The Hong Kong Exchanges and Clearing (HKEX) made an offer to the London Stock Exchange (LSE) to
at a valuation of £31.6bn.
The LSE’s board, assisted by its financial and legal advisors, has decided to reject the offer due to fundamental flaws within the proposal and won't continue any further engagement.
Within HKEX’s bid, the exchange proposed the LSE’s acquisition of data company Refinitiv could not complete if it was to accept the offer from the HKEX.
The LSE has said it is committed to make further progress with the proposed acquisition of Refinitiv which is on track to close in H2 2020.
The LSE declined the offer via a letter by the LSE’s chairman Don Robert. The letter said the LSE was “surprised and disappointed” the HKEX decided to publish the unsolicited proposal so soon after sending the offer to the exchange.
There were several factors which contributed to the rejection such as the potential scrutiny from financial regulators the LSE would face if it was to accept.
Another factor was three-quarters of the payment would be in HKEX shares. With ongoing political events within Hong Kong left the HKEX’s share consideration inherently uncertain and the LSE is confident it will gain significant value acquiring Refinitiv. Therefore, the LSE believed the valuation made by the HKEX “falls substantially short”.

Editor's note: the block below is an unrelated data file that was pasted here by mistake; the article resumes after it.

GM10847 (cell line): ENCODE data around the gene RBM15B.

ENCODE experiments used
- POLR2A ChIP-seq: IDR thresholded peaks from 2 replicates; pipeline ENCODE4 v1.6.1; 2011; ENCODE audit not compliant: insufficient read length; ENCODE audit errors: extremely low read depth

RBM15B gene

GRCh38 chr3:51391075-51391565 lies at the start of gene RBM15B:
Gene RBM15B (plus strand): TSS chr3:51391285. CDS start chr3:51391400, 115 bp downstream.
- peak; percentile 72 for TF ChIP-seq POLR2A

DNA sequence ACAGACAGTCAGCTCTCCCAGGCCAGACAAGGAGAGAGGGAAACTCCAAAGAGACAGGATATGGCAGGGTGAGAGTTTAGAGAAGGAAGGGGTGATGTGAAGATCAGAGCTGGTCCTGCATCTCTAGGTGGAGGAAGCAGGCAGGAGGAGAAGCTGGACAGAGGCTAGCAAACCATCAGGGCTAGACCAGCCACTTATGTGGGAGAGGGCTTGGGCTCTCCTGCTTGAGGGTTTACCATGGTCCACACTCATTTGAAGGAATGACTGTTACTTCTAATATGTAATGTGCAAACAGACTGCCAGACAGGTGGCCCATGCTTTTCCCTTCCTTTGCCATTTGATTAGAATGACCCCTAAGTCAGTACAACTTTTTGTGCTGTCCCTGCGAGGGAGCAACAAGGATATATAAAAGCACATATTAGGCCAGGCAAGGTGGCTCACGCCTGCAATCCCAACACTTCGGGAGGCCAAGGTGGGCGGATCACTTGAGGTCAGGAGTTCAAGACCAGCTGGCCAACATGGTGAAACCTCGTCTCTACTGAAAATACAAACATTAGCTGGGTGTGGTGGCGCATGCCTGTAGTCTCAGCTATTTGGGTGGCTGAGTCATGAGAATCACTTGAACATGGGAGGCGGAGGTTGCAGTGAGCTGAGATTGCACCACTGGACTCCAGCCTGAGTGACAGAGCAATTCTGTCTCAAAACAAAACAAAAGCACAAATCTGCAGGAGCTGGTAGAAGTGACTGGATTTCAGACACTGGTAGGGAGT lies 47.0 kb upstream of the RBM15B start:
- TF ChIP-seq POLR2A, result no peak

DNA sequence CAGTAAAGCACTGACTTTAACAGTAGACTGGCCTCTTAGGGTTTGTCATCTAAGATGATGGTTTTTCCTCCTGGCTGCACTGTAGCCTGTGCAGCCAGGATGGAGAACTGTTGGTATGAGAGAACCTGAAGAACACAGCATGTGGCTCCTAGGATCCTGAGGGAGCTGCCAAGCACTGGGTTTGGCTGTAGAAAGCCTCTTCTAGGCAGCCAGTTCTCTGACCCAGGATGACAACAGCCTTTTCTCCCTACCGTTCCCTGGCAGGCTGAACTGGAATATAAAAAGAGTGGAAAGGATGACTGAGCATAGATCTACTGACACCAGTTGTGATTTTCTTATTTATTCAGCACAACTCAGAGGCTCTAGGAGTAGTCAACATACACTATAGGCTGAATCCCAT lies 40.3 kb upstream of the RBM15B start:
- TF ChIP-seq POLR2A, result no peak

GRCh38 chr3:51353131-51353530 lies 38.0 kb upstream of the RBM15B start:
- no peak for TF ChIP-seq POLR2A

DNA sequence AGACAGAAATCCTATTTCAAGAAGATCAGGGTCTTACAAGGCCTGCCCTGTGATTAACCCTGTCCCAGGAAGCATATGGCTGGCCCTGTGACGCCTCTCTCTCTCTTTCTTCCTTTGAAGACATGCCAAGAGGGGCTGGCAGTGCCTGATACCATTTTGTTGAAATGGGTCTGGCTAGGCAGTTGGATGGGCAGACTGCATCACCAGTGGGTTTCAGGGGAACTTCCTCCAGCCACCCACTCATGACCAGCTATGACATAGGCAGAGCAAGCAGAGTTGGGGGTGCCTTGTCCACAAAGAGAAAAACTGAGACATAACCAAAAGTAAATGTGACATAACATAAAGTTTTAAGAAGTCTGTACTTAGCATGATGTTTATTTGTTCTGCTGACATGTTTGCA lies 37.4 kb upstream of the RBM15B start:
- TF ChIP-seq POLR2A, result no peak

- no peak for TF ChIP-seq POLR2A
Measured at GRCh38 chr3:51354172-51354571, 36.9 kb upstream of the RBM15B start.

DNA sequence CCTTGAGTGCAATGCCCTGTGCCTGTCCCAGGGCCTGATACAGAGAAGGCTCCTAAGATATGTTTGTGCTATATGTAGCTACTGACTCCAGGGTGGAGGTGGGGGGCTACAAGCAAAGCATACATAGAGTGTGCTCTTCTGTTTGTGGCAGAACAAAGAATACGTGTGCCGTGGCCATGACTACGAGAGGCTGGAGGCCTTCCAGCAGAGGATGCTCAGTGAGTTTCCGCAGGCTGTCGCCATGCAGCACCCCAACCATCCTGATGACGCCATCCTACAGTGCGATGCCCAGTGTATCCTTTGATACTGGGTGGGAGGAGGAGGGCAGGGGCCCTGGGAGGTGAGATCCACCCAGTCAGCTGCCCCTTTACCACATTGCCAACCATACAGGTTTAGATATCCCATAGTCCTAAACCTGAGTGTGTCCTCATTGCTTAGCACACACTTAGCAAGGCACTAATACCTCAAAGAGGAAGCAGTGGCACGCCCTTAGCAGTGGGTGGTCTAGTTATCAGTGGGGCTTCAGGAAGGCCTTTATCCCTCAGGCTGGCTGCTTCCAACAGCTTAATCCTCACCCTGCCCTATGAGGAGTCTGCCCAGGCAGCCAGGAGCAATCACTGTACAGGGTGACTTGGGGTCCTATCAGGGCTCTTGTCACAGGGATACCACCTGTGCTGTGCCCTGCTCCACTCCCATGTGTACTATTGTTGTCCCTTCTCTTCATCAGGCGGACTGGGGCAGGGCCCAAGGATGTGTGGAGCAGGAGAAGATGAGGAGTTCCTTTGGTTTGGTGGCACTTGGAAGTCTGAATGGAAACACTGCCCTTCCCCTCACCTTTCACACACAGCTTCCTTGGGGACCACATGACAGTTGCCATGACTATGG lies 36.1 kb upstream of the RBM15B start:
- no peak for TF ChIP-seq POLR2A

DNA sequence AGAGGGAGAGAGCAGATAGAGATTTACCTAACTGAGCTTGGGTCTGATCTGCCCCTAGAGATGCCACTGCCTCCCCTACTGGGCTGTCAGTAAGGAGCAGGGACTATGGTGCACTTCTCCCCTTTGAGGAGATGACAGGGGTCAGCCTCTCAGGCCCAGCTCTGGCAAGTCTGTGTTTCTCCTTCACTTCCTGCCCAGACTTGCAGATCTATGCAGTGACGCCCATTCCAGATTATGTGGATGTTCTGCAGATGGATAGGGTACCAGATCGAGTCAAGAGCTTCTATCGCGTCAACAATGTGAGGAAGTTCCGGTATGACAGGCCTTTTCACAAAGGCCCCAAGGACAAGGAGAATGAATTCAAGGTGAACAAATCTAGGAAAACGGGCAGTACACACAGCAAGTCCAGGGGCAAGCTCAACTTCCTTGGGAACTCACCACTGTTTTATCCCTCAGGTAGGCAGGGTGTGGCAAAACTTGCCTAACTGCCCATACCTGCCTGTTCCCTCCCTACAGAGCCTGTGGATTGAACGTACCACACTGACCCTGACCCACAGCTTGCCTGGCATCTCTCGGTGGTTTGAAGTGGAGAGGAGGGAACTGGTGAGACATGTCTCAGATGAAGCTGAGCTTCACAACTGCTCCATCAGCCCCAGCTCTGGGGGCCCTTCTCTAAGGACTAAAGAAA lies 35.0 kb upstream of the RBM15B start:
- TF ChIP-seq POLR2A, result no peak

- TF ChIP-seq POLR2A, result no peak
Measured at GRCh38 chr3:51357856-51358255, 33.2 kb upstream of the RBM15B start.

In response to the LSE's rejection, the HKEX has also released a statement saying it is "disappointed that LSEG has declined to properly engage". Furthermore, it believes that the benefits of its proposal to buy the LSE significantly outweigh those of the proposed acquisition of Refinitiv.
HKEX believes that shareholders in LSEG should have the opportunity to analyse in detail both transactions and will continue to engage with them.